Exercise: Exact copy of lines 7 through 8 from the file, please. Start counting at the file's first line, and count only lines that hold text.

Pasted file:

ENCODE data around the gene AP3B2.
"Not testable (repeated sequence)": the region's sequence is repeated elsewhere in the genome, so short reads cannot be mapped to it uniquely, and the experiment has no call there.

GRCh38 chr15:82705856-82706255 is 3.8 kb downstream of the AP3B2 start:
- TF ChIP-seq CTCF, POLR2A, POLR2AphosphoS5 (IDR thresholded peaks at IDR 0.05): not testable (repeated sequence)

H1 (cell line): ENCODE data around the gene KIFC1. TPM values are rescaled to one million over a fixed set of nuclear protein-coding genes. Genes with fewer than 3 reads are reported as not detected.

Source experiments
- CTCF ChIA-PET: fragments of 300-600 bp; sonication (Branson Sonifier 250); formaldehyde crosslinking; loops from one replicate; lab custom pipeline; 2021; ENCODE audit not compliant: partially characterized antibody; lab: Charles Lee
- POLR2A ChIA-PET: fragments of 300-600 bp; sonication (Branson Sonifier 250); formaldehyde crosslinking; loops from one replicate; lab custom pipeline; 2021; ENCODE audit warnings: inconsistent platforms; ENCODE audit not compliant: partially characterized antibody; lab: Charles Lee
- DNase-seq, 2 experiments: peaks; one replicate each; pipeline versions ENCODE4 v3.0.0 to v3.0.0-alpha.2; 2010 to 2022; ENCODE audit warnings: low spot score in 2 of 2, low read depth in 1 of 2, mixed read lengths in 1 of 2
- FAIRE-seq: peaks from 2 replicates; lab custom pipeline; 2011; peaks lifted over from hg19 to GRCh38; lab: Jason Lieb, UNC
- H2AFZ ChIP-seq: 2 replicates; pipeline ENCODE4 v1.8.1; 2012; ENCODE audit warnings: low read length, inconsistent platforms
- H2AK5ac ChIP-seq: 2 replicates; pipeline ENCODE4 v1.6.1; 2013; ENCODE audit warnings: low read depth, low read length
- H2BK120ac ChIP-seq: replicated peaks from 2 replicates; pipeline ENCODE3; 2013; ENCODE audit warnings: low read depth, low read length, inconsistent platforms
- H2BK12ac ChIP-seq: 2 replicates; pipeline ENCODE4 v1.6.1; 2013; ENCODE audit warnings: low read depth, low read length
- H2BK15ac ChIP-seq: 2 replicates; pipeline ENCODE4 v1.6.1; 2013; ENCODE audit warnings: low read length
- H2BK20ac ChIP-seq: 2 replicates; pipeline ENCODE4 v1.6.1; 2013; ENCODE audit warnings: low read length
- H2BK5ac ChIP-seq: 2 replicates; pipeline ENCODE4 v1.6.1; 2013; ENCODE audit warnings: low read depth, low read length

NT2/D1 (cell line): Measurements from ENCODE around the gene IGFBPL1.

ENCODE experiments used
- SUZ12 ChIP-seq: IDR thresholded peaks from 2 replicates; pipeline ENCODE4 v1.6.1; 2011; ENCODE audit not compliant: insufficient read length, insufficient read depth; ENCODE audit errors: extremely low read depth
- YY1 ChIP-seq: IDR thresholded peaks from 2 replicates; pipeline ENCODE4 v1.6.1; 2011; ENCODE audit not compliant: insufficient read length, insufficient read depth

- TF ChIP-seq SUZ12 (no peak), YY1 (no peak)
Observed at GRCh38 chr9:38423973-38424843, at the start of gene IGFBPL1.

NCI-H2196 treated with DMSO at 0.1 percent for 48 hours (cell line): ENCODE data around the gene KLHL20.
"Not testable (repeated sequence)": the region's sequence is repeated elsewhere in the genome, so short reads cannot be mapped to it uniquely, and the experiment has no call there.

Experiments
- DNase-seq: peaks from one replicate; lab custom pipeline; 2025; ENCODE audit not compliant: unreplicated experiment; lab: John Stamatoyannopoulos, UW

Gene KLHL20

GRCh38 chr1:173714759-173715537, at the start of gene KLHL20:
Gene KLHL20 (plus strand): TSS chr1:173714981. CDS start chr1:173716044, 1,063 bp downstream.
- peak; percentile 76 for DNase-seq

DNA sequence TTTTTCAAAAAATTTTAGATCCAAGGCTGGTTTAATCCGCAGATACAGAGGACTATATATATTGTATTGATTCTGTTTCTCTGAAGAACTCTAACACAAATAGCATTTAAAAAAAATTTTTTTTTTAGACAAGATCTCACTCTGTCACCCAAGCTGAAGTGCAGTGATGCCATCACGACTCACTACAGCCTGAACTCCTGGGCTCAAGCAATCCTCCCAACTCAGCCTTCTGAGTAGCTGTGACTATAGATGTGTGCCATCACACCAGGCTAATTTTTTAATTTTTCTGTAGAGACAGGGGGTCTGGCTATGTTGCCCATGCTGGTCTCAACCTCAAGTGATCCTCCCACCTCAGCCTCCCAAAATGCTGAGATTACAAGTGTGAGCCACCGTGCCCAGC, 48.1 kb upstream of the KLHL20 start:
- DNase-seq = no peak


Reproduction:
- CTCF ChIA-PET: fragments of 300-600 bp; sonication (Branson Sonifier 250); formaldehyde crosslinking; loops from one replicate; lab custom pipeline; 2021; ENCODE audit not compliant: partially characterized antibody; lab: Charles Lee
- POLR2A ChIA-PET: fragments of 300-600 bp; sonication (Branson Sonifier 250); formaldehyde crosslinking; loops from one replicate; lab custom pipeline; 2021; ENCODE audit warnings: inconsistent platforms; ENCODE audit not compliant: partially characterized antibody; lab: Charles Lee